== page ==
The Introduction of cPRA and Its Impact on Access to Deceased Donor Kidney Transplantation for Highly Sensitized Patients in Australia

Matthew P. Sypek, Joshua Y. Kausman, Narelle Watson, Kate Wyburn, Stephen G. Holt, Peter Hughes, Philip A. Clayton

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6 Citations (Scopus)

Abstract

Background. In March 2016, Australia's deceased donor kidney allocation program introduced calculated panel reactive antibody (cPRA) based on antibody exclusions using multiplex assays to define sensitization for waitlisted candidates. We aimed to assess the impact of this change and review access to transplantation for highly sensitized patients under the current allocation rules. Methods. Registry data were used to reconstruct changes in panel reactive antibody (PRA)/cPRA for all patients active on the waiting list between 2013 and 2018. A multilevel, mixed-effects negative binomial regression model was used to determine the association between sensitization and transplantation rate in the cPRA era. Results. Following the introduction of cPRA, there was an increase in the percentage of the waiting list classified as highly sensitized (PRA/cPRA ≥80%) from 7.2% to 27.8% and very highly sensitized (PRA/cPRA ≥99%) from 2.7% to 15.3%. Any degree of sensitization was associated with a decreased rate of transplantation with a marked reduction for those with cPRA 95%-98% (adjusted incidence rate ratio, 0.36 [95% confidence interval, 0.28-0.47], P < 0.001) and cPRA ≥99% (adjusted incidence rate ratio, 0.09 [95% confidence interval, 0.07-0.12], P < 0.001). Conclusions. The proportion of the waiting list classified as highly sensitized increased substantially following the introduction of cPRA, and despite current prioritization, very highly sensitized patients have markedly reduced access to deceased donor transplantation.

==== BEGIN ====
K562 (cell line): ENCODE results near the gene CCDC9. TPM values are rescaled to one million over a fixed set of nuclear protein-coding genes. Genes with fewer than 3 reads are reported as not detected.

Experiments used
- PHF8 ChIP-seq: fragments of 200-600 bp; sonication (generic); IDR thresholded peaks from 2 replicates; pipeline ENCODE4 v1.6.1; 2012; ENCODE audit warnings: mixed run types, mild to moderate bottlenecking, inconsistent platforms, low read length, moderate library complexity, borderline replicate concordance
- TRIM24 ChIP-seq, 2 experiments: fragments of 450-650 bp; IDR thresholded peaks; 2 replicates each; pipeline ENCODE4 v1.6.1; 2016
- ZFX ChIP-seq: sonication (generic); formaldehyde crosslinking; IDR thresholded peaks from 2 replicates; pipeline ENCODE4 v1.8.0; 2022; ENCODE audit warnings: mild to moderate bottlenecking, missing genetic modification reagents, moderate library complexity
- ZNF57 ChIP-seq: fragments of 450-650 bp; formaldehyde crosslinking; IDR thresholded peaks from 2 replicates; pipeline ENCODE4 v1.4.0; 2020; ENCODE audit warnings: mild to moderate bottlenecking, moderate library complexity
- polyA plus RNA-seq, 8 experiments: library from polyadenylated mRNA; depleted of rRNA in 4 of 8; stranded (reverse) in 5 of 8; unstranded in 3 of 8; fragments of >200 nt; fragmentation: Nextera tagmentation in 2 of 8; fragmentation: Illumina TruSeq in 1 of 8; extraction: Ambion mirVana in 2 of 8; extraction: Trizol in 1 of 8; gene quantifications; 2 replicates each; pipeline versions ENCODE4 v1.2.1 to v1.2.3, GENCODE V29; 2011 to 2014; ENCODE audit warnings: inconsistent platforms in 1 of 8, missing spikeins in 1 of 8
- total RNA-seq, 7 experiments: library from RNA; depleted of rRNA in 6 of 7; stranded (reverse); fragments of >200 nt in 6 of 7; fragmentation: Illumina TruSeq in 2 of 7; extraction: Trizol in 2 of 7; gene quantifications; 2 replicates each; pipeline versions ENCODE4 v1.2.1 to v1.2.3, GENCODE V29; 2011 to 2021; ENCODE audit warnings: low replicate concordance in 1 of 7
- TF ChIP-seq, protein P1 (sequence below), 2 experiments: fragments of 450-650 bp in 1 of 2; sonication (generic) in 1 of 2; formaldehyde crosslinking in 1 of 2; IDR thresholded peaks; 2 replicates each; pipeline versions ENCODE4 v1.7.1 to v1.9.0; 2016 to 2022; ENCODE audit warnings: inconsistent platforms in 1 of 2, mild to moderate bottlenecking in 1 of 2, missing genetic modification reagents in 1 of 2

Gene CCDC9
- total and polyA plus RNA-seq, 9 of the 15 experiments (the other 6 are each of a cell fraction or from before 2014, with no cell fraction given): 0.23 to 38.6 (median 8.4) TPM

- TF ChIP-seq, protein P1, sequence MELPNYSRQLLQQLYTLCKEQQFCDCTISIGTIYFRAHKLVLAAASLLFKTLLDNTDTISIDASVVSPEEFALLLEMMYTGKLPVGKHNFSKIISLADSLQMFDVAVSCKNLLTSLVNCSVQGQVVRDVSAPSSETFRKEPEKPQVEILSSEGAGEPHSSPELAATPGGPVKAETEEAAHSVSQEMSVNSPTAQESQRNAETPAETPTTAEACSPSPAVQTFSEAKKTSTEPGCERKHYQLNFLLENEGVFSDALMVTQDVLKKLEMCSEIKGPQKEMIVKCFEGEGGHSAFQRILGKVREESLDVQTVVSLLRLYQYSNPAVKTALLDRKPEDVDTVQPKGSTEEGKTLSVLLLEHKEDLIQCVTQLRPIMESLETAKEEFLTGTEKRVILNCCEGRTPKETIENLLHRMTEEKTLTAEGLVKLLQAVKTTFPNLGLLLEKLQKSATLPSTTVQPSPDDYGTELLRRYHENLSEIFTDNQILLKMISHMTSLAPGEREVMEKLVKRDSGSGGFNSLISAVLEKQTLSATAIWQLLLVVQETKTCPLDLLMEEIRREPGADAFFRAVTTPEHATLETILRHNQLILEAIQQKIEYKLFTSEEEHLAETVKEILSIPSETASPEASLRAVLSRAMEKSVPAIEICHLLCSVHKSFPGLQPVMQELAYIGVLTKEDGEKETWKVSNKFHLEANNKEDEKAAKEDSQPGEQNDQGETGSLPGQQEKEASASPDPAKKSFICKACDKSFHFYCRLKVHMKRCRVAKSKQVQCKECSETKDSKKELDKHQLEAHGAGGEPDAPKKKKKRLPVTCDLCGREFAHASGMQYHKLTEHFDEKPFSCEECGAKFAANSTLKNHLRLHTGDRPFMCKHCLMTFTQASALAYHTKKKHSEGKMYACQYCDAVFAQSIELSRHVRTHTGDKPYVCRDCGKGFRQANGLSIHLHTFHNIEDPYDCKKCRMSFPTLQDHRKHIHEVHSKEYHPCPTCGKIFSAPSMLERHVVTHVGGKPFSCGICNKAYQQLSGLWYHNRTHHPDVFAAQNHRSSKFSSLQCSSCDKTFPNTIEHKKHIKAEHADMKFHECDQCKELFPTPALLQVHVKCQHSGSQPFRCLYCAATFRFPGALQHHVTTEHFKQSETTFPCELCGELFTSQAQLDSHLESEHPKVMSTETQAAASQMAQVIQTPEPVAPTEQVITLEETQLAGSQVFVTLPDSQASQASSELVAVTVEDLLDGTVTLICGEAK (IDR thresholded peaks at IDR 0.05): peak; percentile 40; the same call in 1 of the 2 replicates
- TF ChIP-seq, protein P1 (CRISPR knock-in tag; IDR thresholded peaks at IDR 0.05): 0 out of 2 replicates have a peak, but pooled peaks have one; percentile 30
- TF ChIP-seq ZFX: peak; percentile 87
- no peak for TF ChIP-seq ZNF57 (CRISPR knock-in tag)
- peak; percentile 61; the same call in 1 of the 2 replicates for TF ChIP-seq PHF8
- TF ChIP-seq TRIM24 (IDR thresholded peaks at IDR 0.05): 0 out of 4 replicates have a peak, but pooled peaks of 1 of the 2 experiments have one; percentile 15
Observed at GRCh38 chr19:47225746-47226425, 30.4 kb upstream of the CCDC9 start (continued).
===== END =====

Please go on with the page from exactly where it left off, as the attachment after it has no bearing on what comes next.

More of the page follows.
Original languageEnglish
Pages (from-to)1317-1325
Number of pages9
JournalTransplantation
Volume105
Issue number6
DOIs
Publication statusPublished or Issued - 1 Jun 2021

ASJC Scopus subject areas

  • Transplantation

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